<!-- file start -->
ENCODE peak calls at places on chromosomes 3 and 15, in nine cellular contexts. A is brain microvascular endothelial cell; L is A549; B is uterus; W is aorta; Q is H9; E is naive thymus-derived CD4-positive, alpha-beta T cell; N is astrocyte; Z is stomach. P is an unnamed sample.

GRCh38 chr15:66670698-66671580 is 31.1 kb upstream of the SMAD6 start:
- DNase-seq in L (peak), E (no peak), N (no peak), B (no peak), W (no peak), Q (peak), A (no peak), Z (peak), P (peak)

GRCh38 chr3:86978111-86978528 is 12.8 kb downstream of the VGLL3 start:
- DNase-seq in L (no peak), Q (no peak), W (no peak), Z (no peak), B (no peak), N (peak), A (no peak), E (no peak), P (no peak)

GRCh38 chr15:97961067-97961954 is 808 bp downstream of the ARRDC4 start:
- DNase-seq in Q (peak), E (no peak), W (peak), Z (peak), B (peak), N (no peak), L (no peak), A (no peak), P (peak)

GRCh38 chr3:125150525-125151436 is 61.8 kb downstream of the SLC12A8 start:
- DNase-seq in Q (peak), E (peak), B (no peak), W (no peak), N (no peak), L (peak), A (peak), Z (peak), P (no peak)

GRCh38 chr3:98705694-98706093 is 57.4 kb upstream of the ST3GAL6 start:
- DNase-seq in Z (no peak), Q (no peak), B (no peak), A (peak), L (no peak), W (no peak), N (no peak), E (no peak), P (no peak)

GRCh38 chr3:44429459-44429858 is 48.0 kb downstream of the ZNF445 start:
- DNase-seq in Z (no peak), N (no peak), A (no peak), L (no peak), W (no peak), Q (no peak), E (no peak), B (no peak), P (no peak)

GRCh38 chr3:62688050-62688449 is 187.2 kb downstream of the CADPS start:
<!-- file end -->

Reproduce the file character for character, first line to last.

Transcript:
ENCODE peak calls at places on chromosomes 3 and 15, in nine cellular contexts. A is brain microvascular endothelial cell; L is A549; B is uterus; W is aorta; Q is H9; E is naive thymus-derived CD4-positive, alpha-beta T cell; N is astrocyte; Z is stomach. P is an unnamed sample.

GRCh38 chr15:66670698-66671580 is 31.1 kb upstream of the SMAD6 start:
- DNase-seq in L (peak), E (no peak), N (no peak), B (no peak), W (no peak), Q (peak), A (no peak), Z (peak), P (peak)

GRCh38 chr3:86978111-86978528 is 12.8 kb downstream of the VGLL3 start:
- DNase-seq in L (no peak), Q (no peak), W (no peak), Z (no peak), B (no peak), N (peak), A (no peak), E (no peak), P (no peak)

GRCh38 chr15:97961067-97961954 is 808 bp downstream of the ARRDC4 start:
- DNase-seq in Q (peak), E (no peak), W (peak), Z (peak), B (peak), N (no peak), L (no peak), A (no peak), P (peak)

GRCh38 chr3:125150525-125151436 is 61.8 kb downstream of the SLC12A8 start:
- DNase-seq in Q (peak), E (peak), B (no peak), W (no peak), N (no peak), L (peak), A (peak), Z (peak), P (no peak)

GRCh38 chr3:98705694-98706093 is 57.4 kb upstream of the ST3GAL6 start:
- DNase-seq in Z (no peak), Q (no peak), B (no peak), A (peak), L (no peak), W (no peak), N (no peak), E (no peak), P (no peak)

GRCh38 chr3:44429459-44429858 is 48.0 kb downstream of the ZNF445 start:
- DNase-seq in Z (no peak), N (no peak), A (no peak), L (no peak), W (no peak), Q (no peak), E (no peak), B (no peak), P (no peak)

GRCh38 chr3:62688050-62688449 is 187.2 kb downstream of the CADPS start: